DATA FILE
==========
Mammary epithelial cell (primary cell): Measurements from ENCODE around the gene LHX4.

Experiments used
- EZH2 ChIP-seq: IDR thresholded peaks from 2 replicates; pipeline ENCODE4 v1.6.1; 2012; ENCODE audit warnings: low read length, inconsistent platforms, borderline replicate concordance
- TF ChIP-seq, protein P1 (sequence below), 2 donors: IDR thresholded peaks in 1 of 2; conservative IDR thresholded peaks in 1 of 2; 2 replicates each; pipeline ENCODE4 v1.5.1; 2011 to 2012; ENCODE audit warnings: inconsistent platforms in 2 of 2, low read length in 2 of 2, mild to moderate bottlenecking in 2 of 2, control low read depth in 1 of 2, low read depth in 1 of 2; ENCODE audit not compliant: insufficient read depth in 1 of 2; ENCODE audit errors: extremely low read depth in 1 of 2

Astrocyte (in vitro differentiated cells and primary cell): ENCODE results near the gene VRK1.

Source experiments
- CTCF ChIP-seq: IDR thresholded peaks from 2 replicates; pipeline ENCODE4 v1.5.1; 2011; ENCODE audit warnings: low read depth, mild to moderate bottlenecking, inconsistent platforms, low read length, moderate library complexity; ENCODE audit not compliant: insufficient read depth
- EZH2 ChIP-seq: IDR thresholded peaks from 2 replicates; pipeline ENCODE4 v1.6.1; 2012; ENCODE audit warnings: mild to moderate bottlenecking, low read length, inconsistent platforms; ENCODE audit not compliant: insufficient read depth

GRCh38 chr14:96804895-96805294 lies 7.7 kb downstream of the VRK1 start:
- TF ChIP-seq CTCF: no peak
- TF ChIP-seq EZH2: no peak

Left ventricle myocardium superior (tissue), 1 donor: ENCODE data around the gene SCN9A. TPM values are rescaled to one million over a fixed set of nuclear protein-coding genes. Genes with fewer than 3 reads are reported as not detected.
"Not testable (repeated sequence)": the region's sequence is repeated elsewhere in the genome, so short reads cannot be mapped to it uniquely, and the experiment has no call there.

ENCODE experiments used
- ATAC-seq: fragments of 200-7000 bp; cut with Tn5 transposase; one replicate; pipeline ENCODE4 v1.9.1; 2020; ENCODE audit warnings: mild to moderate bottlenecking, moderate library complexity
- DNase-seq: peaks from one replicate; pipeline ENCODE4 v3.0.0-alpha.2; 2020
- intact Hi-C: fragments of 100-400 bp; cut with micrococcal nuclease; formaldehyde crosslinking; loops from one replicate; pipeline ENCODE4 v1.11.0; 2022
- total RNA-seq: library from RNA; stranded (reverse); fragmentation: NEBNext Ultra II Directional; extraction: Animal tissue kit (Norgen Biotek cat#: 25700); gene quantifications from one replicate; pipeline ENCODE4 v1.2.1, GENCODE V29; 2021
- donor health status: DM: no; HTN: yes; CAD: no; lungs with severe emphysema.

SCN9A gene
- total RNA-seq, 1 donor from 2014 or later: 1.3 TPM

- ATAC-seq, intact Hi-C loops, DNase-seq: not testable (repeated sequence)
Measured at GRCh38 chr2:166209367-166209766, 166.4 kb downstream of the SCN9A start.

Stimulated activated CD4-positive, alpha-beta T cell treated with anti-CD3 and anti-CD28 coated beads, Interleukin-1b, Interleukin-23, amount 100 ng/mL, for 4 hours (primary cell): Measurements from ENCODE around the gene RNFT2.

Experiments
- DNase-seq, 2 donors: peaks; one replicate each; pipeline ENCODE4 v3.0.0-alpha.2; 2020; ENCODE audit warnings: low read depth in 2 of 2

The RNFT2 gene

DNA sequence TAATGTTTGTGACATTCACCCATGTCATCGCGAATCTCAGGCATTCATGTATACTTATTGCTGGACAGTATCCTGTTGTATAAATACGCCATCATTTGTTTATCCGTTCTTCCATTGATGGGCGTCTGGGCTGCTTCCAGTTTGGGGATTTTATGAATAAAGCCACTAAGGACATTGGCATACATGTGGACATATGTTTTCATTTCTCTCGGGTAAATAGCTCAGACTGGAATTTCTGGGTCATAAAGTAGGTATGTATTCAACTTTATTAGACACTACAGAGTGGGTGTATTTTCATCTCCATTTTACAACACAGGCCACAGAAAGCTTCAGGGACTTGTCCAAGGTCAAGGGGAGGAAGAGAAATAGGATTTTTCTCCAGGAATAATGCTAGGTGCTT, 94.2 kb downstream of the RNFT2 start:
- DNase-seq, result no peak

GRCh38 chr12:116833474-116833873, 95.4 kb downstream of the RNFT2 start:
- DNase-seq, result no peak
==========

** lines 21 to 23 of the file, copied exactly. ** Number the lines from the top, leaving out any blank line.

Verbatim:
- total RNA-seq, 1 donor from 2014 or later: 1.3 TPM

- ATAC-seq, intact Hi-C loops, DNase-seq: not testable (repeated sequence)
Measured at GRCh38 chr2:166209367-166209766, 166.4 kb downstream of the SCN9A start.